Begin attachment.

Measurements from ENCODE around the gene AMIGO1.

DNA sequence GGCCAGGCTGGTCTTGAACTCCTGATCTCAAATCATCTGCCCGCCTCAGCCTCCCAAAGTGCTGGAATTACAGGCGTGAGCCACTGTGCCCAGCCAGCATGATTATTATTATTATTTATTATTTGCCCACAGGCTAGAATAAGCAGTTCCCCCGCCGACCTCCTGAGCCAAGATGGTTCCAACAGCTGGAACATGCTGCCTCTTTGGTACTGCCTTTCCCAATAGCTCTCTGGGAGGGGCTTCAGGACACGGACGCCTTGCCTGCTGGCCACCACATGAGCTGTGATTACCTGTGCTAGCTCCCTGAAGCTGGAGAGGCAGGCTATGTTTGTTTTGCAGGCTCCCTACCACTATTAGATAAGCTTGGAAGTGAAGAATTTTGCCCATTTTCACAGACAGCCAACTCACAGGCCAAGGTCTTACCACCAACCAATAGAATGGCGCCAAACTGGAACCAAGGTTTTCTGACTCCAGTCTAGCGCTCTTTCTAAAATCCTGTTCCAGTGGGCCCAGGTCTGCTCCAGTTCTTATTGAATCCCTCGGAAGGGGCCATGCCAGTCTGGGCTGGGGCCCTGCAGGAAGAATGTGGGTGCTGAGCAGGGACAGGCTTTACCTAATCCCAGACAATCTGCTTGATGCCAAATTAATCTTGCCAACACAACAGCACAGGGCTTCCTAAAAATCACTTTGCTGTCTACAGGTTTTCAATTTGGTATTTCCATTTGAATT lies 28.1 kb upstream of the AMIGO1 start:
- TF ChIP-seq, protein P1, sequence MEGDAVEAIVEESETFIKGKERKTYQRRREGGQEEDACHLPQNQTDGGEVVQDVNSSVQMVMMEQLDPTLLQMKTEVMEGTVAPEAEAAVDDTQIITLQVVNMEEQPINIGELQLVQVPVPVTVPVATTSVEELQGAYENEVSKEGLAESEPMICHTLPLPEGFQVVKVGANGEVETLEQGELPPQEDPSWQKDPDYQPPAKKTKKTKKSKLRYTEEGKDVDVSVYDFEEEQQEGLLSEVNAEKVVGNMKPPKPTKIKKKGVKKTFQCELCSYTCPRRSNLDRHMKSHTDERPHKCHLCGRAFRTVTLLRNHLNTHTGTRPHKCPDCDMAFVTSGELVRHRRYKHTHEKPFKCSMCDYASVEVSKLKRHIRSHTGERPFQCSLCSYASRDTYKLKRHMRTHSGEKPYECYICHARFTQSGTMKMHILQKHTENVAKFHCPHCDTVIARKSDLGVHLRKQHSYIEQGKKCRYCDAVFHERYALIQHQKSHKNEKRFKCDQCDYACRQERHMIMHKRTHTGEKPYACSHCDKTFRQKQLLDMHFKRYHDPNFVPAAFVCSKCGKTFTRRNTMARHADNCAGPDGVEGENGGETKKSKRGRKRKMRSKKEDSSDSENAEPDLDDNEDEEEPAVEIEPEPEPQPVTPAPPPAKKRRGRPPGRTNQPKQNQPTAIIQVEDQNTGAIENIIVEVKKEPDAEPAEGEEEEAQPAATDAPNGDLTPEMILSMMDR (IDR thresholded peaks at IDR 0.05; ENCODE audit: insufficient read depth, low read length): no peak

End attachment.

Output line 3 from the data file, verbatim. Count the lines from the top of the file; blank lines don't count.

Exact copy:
- TF ChIP-seq, protein P1, sequence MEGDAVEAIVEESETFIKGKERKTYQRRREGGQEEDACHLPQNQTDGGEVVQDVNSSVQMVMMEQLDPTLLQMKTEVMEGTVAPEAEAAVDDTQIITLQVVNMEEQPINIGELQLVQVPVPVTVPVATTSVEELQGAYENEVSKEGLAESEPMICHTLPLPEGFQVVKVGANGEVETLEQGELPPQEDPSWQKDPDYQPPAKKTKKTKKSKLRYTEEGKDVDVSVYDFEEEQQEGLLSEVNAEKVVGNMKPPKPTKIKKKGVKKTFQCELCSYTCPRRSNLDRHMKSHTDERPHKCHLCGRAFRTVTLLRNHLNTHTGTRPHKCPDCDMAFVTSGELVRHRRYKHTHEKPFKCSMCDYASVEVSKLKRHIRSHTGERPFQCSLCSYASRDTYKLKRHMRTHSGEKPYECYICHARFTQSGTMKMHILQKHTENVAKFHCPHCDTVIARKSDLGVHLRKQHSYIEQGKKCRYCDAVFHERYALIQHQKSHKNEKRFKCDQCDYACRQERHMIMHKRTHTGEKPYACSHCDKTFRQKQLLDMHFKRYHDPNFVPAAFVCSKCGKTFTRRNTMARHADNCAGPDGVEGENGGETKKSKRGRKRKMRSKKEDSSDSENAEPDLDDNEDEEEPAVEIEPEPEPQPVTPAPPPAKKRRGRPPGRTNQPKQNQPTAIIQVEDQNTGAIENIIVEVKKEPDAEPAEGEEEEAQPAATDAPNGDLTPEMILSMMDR (IDR thresholded peaks at IDR 0.05; ENCODE audit: insufficient read depth, low read length): no peak